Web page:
• Monochromatic: A typical example of this would be black to white, like Dupin’s map, but any single colour can be used (so red fading into white for example).
• Bi-polar: uses two different colours at opposites end of the value scale that either blend into each other or fade into white in the middle. Typically, both colours are usually opposite hues or complementary colours.
• Bi-variate: a colour system that accompanies two variables by assigning a colour to each of them, then combining the two via a matrix of blended shades. Read more on this method here.
• Multi-colour: here the colour progression uses a number of significantly different hues, so that each range on the legend is a different colour.
When displaying the geographical distribution of categorical data on Choropleth map, then the colour system is based on giving each category a colour. This is a popular method for displaying political influence across a country, where each political party is assigned a colour.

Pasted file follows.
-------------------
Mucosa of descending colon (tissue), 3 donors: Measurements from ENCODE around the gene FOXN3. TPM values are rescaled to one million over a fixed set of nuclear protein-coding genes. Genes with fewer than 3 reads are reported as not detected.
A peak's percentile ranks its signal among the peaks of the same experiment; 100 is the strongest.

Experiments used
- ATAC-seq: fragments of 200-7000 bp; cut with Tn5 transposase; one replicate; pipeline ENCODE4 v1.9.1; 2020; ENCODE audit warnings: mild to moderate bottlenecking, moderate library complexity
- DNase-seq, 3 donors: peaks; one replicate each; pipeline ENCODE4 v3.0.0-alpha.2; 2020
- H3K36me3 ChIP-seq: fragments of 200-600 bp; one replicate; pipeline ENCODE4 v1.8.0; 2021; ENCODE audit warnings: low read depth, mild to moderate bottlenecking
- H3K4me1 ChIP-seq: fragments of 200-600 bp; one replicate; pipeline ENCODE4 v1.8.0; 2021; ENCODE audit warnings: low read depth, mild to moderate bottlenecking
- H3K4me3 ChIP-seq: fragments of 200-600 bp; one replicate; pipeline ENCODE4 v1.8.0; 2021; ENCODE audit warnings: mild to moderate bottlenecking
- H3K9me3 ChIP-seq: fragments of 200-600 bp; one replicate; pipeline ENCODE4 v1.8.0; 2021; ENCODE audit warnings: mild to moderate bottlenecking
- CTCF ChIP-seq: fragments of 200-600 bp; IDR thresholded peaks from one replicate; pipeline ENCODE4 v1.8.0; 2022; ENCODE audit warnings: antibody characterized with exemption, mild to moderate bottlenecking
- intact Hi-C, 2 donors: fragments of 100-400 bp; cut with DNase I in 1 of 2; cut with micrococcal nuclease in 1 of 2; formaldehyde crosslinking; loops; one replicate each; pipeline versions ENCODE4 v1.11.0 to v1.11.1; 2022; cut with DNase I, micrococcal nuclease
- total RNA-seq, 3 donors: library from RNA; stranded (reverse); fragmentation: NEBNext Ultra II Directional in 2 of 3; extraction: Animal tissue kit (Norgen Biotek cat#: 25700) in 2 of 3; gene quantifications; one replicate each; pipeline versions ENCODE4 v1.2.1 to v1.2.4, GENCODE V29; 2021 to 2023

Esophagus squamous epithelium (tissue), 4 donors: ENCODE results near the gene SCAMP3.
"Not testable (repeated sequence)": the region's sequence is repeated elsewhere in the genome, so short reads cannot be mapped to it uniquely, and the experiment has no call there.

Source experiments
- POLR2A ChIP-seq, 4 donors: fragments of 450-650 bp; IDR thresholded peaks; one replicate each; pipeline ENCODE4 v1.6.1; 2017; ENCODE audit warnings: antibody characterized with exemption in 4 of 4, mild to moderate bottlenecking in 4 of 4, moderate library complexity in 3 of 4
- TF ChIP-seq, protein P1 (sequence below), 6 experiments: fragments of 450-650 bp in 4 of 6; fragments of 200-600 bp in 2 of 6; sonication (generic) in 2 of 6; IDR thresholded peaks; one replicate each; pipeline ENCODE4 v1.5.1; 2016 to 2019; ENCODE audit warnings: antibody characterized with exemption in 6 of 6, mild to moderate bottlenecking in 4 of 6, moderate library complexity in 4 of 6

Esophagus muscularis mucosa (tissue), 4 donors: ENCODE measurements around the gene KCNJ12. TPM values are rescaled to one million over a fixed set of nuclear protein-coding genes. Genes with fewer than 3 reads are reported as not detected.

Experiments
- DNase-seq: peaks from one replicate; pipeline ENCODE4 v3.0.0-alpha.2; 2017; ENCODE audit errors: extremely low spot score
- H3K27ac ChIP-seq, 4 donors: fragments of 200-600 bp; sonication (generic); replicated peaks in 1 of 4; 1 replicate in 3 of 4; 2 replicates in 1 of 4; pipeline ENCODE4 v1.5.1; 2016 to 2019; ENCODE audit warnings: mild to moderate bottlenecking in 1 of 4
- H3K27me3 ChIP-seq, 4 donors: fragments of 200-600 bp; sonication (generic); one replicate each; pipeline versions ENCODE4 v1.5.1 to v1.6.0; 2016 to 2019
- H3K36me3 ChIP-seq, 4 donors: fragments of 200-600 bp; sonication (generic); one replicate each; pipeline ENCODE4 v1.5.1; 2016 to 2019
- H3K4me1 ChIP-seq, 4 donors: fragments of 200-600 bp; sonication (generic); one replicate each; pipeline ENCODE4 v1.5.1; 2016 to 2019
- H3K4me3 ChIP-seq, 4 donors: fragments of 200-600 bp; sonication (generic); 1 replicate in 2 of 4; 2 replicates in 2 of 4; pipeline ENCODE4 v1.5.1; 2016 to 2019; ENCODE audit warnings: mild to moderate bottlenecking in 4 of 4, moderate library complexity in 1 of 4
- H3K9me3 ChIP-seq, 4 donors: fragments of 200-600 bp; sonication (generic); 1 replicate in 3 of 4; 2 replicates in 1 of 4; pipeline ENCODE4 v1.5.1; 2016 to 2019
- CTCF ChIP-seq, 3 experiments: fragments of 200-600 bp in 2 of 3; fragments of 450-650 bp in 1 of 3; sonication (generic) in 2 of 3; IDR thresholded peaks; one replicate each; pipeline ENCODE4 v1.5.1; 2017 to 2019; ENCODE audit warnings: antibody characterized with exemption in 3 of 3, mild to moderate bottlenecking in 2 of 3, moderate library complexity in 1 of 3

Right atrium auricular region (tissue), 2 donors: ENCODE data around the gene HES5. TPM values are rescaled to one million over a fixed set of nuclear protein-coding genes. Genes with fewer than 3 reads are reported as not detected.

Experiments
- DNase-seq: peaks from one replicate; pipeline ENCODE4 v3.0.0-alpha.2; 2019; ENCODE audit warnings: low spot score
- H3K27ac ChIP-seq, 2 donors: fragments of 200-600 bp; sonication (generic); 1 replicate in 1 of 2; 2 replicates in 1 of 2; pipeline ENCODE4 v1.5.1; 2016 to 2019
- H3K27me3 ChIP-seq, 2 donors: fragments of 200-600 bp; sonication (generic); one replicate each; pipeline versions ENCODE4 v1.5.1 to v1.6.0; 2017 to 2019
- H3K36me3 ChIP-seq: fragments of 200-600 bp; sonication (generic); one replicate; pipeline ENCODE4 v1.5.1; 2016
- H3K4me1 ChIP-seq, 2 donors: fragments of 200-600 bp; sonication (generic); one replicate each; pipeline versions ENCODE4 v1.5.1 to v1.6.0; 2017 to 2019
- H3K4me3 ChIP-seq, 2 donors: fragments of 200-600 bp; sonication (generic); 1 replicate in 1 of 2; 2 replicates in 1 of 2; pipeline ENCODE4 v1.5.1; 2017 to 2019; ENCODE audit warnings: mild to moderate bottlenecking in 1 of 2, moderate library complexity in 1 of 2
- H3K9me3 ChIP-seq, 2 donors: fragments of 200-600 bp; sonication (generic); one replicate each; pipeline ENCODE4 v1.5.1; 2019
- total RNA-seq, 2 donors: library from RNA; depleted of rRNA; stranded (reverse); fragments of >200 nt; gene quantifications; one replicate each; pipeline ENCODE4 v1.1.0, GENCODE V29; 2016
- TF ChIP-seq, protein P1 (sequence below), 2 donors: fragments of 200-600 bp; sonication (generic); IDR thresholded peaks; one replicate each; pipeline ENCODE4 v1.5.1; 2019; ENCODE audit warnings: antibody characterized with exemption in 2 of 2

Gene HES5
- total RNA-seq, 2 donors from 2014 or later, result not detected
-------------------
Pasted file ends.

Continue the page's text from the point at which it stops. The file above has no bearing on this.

While using colour to represent values is great for giving a quick, generalised view of the data, you can’t accurately read or compare values from looking at the map. Another flaw with Choropleth maps is that larger regions appear to be emphasised more than smaller ones, distorting the reader’s perceptions of values on the map.
Something you need to remember when working with Choropleth maps is that the data often needs to be normalised in order for the it to be accurately represented. So if you’re displaying raw data based on a population within a region, then the data needs to be divided per square mile/km.
Below are some recent applications of Choropleth maps for a range of different topics.
UK Peace Index – visionofhumanity.org